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Winter Ship

by Sarah Ann Watts

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Winter Ship: synopsis

Kyran, a king’s son, has been disinherited and exiled to a remote temple. One snowy morning, a messenger arrives to recall him to court, where he is to serve as governor of the king’s other children. Kyran is a seer and a child of the Falcon, but his paranormal abilities do not protect him from court intrigue. He must ultimately set out on a quest to find the Winter Ship and its destination.

Chapter 15: Stranger from the Sea

part 1

I wake in a room without a window, my hands shackled. A lamp is burning on a stand. They left me food and water, gave me a blanket for warmth and decency. I’m naked otherwise, having lost the last of my rags in the fight. It seems they washed me. Someone has applied salve to my wounds and bandaged my feet.

The room contains the bed I’m lying in, a table and chair and sheets over the straw mattress. When I touch the walls, they are warm, and heat rises from the floor. It’s like being inside a clay oven. I try the door but it’s locked. The room is clean and bare. There are no books, no paper, and nothing I can use to open the door.

I’m tired just getting up to look around. I sit back on the bed and then, feeling bone-weary and bruised, I curl my feet off the floor, draw the sheet over me and sleep.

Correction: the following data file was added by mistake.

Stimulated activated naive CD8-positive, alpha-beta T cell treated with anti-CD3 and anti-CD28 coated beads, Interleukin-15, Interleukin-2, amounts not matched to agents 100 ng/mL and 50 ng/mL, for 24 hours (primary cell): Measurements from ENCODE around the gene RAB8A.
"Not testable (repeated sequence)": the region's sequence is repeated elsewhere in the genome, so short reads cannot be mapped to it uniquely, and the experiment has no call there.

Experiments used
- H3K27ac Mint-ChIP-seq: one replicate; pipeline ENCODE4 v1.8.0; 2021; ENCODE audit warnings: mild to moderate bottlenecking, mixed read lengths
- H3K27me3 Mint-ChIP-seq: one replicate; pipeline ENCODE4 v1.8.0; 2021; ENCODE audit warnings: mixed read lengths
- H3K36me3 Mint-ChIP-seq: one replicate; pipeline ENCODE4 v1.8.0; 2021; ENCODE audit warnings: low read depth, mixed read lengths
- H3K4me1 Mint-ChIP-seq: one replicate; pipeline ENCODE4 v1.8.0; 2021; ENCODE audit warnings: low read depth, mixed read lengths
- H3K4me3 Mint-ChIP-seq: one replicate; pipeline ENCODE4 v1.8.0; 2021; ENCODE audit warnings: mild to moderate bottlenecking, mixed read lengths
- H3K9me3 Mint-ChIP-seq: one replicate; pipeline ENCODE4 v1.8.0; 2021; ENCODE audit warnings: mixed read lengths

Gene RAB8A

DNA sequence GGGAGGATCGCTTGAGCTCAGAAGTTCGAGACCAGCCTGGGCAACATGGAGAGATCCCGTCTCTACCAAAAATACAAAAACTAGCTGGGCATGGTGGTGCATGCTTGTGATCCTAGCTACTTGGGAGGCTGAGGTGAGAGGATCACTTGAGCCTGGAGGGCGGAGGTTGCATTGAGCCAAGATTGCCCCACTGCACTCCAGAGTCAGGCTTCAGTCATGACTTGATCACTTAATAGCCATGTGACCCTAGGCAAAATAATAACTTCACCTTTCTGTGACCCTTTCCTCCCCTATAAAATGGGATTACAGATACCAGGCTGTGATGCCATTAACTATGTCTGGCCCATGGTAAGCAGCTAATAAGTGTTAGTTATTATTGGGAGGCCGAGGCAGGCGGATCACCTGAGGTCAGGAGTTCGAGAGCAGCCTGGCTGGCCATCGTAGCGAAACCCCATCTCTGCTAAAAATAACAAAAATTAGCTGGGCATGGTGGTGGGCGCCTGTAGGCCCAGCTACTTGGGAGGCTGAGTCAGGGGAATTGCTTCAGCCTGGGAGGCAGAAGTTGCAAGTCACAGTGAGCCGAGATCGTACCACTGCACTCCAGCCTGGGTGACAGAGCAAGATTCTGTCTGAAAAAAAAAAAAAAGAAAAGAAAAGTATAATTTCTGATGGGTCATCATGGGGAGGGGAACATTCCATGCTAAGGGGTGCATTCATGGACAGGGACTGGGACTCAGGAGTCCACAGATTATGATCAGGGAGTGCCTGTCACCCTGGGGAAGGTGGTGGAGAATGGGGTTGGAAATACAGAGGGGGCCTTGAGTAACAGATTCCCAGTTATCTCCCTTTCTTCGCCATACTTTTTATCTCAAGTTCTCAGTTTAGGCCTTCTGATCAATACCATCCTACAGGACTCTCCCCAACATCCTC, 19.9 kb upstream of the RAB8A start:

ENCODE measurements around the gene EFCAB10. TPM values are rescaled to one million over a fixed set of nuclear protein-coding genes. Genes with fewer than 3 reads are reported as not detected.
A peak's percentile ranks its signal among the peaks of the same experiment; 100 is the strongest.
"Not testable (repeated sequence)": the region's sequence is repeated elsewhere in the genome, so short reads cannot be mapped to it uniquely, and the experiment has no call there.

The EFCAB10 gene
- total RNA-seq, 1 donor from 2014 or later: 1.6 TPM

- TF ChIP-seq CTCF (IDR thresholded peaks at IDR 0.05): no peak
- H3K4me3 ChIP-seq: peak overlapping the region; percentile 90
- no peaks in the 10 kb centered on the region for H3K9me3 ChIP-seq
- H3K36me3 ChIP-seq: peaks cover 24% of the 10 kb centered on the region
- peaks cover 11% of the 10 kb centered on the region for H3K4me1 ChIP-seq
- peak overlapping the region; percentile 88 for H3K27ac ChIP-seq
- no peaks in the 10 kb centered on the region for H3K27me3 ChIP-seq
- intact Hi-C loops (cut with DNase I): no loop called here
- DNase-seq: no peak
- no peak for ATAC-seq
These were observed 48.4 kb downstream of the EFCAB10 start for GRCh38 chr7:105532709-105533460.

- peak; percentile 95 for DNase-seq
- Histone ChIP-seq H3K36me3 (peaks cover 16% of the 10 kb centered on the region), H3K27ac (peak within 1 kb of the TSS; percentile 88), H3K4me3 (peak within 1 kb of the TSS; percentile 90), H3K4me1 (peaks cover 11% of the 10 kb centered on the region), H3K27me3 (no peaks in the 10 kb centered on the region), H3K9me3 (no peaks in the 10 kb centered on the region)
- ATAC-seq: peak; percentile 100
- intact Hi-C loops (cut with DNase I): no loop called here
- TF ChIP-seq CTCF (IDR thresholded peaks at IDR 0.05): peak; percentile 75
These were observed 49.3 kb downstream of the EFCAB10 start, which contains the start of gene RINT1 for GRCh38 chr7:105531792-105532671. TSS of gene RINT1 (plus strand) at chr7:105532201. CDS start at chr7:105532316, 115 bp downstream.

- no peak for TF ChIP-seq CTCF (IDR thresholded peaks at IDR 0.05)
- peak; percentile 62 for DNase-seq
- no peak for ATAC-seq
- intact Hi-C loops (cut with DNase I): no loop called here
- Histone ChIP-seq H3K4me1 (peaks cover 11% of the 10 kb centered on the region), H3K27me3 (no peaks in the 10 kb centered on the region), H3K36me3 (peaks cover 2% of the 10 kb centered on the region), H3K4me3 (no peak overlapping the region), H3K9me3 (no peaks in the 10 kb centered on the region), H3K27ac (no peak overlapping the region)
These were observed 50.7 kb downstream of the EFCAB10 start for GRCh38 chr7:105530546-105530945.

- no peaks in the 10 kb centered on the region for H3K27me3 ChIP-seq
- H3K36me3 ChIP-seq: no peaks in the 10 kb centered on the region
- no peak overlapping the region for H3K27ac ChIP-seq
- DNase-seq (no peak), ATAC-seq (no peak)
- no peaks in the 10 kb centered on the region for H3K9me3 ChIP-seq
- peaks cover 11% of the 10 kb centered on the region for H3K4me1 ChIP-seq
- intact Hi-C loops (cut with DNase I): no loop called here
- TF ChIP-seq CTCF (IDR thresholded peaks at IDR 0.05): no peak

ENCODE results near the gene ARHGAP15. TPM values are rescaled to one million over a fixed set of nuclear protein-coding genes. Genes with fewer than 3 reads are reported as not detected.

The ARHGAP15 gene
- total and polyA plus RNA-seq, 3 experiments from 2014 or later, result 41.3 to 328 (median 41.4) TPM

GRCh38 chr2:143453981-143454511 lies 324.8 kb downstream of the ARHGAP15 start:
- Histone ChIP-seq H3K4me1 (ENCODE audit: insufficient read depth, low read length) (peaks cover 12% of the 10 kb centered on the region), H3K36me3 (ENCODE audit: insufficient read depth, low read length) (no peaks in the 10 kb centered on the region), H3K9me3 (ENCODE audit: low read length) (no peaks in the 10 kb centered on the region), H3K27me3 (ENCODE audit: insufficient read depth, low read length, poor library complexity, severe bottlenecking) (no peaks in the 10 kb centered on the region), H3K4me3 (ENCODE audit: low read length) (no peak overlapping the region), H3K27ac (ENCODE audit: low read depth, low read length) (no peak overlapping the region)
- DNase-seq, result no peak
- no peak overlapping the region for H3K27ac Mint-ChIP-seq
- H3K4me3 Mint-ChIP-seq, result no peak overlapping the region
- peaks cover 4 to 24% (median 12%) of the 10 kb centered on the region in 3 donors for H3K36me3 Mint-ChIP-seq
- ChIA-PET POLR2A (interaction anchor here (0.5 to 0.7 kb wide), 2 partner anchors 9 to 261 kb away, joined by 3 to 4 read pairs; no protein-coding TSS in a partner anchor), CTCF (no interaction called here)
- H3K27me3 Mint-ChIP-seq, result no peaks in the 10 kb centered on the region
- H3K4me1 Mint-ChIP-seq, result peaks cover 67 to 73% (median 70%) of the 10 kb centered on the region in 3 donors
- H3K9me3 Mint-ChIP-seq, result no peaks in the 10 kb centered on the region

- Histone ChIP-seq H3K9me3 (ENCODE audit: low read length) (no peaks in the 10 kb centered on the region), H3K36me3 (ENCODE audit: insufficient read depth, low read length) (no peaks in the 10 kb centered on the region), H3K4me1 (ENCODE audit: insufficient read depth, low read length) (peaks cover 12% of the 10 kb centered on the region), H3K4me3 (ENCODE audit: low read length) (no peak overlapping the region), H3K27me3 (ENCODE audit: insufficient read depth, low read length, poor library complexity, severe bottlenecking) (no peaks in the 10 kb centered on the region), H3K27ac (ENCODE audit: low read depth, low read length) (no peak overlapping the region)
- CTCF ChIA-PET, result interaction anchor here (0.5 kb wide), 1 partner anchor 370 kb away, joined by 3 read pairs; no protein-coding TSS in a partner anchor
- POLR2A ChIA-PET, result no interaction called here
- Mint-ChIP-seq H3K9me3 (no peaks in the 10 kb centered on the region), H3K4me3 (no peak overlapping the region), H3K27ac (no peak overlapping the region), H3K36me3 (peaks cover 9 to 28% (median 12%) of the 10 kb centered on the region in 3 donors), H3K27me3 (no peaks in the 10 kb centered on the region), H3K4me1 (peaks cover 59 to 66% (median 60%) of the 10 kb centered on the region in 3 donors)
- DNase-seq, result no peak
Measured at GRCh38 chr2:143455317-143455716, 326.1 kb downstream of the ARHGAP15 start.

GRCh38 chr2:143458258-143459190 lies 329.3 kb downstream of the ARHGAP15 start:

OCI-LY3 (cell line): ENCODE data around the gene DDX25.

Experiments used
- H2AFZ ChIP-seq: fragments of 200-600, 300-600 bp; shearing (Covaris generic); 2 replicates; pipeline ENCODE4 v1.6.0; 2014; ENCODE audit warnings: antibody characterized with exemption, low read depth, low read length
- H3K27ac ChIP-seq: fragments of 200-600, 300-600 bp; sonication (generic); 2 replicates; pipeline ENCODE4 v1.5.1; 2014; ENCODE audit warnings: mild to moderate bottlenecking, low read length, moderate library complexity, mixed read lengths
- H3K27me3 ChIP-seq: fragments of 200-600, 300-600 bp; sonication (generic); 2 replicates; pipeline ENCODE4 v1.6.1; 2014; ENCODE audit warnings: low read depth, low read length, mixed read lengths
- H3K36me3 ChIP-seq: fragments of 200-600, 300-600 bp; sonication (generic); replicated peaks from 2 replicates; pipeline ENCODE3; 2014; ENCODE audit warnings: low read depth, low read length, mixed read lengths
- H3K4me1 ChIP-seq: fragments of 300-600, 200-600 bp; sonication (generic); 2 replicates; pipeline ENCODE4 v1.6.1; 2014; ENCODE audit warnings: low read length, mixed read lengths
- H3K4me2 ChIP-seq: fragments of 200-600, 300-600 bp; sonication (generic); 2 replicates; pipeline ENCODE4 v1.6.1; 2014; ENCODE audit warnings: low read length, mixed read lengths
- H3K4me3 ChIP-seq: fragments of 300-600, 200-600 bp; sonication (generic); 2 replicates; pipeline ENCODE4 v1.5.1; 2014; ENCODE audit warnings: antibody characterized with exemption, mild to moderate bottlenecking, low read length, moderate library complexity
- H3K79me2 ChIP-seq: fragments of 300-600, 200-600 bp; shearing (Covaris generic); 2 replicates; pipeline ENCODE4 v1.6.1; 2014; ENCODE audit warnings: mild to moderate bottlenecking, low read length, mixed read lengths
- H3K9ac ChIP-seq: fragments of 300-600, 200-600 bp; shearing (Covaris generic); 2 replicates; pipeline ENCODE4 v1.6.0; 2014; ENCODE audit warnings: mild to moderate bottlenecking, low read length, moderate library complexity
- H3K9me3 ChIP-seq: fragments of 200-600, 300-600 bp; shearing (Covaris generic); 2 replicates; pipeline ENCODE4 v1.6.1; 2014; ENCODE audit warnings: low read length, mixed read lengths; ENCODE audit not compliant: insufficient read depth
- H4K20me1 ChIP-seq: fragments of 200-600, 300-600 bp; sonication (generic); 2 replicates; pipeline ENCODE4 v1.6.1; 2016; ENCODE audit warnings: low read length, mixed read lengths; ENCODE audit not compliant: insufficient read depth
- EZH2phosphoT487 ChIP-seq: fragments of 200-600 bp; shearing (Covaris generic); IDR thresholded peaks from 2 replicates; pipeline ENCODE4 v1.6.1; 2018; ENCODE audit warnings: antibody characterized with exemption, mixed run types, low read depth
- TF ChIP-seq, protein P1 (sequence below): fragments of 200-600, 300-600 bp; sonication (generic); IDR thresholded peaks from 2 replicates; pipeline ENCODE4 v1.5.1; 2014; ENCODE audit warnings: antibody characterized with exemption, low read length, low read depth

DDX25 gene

When I wake, the lamp is brighter. They have refilled the water jug and left fresh bread of the kind the girl, Karishma, gave me.

I think of her, remembering the scent that clung to her, even in the cave. Something like it lingers in the air of this cell. I put my hand over my eyes to prolong the illusion. Then the door opens.

I’m off the bed and crouched in the corner of the room, no weapon to hand. The girl and the hunter come in. His face still bears the mark of my flints. She is robed like a princess. It is then I see the likeness between them: they might be twins.

Karishma draws her veil forward to hide her face from me, but not before I see how she has changed. She is taller, more graceful. Her hands are delicate, and her nails are painted. But I know she is the girl who tended me in the cave.

‘Is this the man?’ The hunter’s voice is harsh. ‘Answer me, Karishma.’

She looks at me but says nothing.

He grabs me and pulls me under the light, tilting up my face. ‘Tell me, he is a stranger here. Who else could he be?’

‘Jarmil—’ her voice implores him.

‘Is this the stranger from the sea?’

She shakes her head, not meeting my eyes, and I feel sorry for her.

He looks at me. ‘Was it you she found?’’

I swallow and, with a grimace, he releases me, all but wiping his hands on his cloak.

‘My name is Kyran. I told you. Yes, I came from the sea, nearly drowned, and this noble lady helped me. She brought me food and drink and tended my hurts.’

‘And the mark on her wrist?’

‘I did that.’

‘And what else did you do?’ His voice is flat, controlled, holding down anger.

‘It was an accident. I did not mean to hurt her. I did nothing else. Karishma, I am sorry.’

‘Don’t talk to my sister. Leave us, Karishma.’

She hastens to obey. The door closes, leaving me alone with Jarmil.

He walks around me and hits me across the face. He wears heavy rings and catches me below the eye. I feel the skin tear, and blood trickles down. The force of his next blow throws me across the room, head ringing. The blanket falls and he kicks it away. I am a mass of bruises and cuts and that seems to give him pause.